Aims and Method of the Project

The aim of the Independent Living Scheme is to support people with physical or sensory impairments to live independently in the community. Independence is defined as a state of mind as well as physical achievement. Thus making choices and exercising rights and responsibilities (to self and to others) are viewed as an essential measure of independent living.

The scheme provides full-time Personal Assistants (PAs) who offer personal care, social support and domestic assistance, at times convenient to the user. The Personal Assistants take their direction directly from the service user and each user is normally supported by two or three PAs.


I broke my neck in a diving accident a few years ago. I am now paralysed. I use a wheelchair and I require assistance throughout the day to wash, dress, prepare meals, maintain my home and go out socially.

At the time of my accident I had just completed my first year of a degree at university and I was living with friends. When I left hospital, there was no ILS locally so I had to stay in a residential home.

When I was finally able to move into a bungalow in the community, I was initially supported by volunteers from the Independent Living Scheme. I still live in Purley, supported by two paid Personal Assistants who live in rent-free accommodation nearby. My PAs assist me on a two-day-on, two-day-off rota. They have every other long, three-day weekend to themselves. I feel that I am very well supported by my PAs. I try to maintain a relaxed working environment and I think that my Personal Assistant appreciate this.

I enjoy socialising with my friends and family and watching sport. Because my PAs are on hand to assist me I am able to come and go as I please, rather than being reliant on friends and family as I would be otherwise.

The Independent Living Scheme has transformed my life. I am now more in control of what I do every day. I decide when I get up, what I eat and where I go. I am able to make many of the life choices that most “able bodied” people take for granted. In short I am now independent. S.W.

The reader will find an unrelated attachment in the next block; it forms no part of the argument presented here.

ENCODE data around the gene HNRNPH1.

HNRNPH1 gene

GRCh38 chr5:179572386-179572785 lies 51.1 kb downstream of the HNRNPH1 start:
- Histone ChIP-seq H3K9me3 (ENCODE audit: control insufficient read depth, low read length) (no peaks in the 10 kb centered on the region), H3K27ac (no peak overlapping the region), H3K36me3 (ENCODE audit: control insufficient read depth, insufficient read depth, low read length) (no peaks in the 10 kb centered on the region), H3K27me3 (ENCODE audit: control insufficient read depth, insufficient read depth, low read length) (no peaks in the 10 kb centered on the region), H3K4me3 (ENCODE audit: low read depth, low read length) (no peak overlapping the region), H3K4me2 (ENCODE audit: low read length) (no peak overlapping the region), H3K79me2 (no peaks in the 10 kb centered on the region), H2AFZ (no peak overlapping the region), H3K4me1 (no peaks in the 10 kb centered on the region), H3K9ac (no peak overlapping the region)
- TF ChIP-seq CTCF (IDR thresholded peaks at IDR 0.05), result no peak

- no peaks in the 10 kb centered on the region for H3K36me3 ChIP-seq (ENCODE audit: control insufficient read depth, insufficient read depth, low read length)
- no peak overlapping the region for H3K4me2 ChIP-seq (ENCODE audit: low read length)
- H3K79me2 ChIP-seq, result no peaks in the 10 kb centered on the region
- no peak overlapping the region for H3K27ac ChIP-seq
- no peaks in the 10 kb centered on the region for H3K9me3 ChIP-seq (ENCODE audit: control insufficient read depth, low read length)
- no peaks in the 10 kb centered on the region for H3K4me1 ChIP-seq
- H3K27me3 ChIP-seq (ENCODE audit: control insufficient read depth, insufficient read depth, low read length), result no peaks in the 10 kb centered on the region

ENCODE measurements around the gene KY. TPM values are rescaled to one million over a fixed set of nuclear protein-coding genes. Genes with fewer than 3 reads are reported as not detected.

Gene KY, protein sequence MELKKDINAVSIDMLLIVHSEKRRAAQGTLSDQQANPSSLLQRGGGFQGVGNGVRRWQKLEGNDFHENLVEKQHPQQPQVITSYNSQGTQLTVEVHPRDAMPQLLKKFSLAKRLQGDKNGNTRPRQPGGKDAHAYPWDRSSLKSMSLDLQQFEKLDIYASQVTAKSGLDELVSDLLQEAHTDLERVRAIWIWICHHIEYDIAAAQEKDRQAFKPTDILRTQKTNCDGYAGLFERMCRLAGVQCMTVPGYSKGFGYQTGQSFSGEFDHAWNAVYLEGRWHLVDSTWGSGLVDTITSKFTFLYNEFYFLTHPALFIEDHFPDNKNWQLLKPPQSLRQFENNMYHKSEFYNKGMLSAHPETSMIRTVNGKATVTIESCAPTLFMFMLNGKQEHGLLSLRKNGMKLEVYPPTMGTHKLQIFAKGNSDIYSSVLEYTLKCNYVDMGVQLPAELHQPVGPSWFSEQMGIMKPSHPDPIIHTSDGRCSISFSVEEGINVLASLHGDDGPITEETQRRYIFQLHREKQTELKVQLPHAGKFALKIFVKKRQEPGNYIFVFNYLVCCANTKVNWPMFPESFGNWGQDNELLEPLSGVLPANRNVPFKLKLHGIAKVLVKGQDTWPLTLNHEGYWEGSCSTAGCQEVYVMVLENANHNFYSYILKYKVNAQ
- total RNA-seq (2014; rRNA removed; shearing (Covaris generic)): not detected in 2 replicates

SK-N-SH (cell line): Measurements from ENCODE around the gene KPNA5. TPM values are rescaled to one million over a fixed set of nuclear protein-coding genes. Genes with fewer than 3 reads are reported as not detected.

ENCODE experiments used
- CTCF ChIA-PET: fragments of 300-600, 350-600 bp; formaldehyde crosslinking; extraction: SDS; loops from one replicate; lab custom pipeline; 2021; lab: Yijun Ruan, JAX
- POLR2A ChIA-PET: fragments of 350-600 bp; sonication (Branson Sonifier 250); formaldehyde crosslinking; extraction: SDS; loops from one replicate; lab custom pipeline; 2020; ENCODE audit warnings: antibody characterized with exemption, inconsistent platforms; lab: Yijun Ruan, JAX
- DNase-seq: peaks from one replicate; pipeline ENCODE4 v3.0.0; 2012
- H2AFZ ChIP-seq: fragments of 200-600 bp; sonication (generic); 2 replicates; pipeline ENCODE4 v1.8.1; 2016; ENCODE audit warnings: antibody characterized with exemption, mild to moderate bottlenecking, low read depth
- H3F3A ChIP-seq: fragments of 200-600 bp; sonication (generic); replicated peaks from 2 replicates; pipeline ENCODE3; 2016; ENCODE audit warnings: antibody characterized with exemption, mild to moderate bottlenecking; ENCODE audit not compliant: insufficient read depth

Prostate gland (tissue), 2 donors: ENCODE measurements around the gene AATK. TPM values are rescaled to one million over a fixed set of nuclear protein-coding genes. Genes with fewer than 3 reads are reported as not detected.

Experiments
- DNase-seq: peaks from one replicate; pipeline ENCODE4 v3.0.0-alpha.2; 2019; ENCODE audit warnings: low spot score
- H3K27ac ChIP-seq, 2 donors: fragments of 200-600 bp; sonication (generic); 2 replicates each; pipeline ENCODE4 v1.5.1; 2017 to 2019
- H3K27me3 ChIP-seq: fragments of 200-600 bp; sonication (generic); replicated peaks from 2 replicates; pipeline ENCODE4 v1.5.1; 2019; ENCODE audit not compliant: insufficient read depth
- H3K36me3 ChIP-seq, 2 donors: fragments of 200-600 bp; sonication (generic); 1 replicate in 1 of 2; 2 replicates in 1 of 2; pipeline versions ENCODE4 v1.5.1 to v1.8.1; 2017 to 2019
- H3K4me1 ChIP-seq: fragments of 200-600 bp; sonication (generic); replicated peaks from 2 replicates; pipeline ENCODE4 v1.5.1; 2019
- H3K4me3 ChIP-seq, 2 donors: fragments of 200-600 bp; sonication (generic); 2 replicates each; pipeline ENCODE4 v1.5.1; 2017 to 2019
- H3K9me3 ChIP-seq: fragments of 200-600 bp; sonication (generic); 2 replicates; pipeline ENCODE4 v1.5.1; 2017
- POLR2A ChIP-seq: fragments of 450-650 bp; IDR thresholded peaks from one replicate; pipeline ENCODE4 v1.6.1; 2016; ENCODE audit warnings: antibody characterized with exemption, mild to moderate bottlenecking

I encountered the ILS through one of its lavish advertising campaigns in “The Guardian” and promptly applied – what else could I do? I needed something to fill six months and I thought that I may as well give it a shot. I never regretted it.

The philosophy of the ILS is encouraging in a society which today seems oh-so happy to shove those who are disabled in any way – mentally or physically or through sheer lack of opportunity – out to manage on their own. Here I felt was a pocket of understanding. The disabled users on the scheme are obviously all for being out in the community (in fact sometimes it is hard to find a moment when they are not literally OUT – shopping, socialising, working, attending courses,’ everything one would expect in an ordinary day to day routine). However, the users do need that extra help and that is where us “arms and legs” come in.

During my time in Croydon I worked on two schemes, both very different because of the different activities and lifestyles of the users. I worked with one young guy and a couple. I would hate to have to decide which was the most difficult and/or enjoyable, as both had so many diverse differences. What I can quite happily say is that being arms and legs is not all pulled muscles and stamped on toes – it isn’t easy and it does take a period of readjustment, but it is a worthwhile experience and a wholly rewarding one.

And, if you don’t get the chance to do much that is exciting whilst on duty, London is only 15 minutes away by train on your days off. In fact the South East is your Oyster!! S.C.